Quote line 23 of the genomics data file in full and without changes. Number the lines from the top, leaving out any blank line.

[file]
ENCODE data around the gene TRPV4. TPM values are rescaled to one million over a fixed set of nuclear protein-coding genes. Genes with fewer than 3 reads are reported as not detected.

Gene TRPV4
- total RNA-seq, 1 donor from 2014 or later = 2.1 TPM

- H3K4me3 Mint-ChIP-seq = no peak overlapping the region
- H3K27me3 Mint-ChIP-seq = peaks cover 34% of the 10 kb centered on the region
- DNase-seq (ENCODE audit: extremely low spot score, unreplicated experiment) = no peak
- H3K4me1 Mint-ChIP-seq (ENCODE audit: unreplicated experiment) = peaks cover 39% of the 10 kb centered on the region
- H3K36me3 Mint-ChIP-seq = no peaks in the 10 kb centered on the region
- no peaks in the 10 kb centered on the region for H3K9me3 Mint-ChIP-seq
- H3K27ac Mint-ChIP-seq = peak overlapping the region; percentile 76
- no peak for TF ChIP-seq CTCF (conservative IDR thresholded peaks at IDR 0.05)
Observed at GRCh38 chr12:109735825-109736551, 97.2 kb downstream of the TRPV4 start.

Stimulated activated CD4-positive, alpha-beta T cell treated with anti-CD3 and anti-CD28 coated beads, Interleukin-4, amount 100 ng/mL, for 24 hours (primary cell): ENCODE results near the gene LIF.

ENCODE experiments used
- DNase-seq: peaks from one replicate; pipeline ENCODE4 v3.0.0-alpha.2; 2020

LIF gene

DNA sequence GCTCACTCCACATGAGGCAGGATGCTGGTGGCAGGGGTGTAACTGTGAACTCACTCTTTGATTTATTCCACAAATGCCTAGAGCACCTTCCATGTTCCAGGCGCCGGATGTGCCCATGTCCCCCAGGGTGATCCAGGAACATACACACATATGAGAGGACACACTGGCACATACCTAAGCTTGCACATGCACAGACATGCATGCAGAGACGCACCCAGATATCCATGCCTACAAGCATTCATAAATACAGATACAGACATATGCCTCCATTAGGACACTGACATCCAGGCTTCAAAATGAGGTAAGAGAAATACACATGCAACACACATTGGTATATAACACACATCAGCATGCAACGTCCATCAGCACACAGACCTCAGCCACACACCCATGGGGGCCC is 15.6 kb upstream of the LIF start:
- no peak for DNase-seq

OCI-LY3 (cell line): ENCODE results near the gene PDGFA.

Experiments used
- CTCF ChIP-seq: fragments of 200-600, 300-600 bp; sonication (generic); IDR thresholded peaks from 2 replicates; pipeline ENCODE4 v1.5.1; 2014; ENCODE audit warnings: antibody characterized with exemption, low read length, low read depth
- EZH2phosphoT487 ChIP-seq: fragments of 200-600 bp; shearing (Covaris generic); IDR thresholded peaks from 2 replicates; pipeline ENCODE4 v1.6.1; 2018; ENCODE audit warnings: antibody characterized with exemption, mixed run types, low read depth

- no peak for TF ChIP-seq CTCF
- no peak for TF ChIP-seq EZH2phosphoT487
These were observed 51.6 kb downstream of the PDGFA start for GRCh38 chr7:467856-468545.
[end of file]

- no peak for TF ChIP-seq CTCF